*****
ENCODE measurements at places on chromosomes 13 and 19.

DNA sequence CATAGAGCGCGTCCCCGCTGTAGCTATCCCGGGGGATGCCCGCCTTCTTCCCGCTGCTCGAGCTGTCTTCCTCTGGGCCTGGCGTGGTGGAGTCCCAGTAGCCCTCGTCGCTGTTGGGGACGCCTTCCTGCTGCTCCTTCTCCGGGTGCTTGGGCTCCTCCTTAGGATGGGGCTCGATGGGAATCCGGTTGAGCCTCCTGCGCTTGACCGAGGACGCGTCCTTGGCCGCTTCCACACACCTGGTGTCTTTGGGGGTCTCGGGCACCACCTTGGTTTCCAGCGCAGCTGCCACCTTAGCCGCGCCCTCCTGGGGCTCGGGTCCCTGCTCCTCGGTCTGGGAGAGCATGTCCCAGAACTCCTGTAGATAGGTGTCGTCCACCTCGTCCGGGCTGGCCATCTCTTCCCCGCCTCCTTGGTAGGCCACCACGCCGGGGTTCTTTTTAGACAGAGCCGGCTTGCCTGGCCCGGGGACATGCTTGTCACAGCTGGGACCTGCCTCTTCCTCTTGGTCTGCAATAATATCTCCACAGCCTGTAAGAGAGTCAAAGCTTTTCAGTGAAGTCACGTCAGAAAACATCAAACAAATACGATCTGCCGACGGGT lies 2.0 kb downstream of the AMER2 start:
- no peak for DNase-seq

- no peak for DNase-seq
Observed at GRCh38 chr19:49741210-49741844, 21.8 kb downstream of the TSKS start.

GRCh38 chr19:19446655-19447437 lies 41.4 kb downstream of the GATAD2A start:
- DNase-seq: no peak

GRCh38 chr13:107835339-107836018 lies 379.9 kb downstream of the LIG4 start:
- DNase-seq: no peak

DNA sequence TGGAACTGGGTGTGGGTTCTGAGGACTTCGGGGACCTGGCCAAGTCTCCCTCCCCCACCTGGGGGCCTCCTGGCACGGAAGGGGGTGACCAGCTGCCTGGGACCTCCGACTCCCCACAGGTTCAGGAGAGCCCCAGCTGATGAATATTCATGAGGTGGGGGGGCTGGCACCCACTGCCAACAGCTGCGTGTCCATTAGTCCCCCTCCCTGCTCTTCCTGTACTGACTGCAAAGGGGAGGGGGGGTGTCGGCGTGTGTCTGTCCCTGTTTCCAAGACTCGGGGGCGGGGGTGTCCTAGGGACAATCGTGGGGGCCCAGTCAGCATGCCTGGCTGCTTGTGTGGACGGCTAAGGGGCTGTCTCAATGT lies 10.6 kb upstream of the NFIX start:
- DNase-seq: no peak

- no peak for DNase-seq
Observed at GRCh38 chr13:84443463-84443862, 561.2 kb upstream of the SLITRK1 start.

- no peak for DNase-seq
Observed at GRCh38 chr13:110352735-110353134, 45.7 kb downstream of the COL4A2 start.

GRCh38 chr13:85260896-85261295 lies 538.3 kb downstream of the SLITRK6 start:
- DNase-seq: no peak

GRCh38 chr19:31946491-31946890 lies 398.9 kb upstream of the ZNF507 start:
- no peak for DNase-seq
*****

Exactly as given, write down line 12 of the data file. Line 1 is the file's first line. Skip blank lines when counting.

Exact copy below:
- no peak for DNase-seq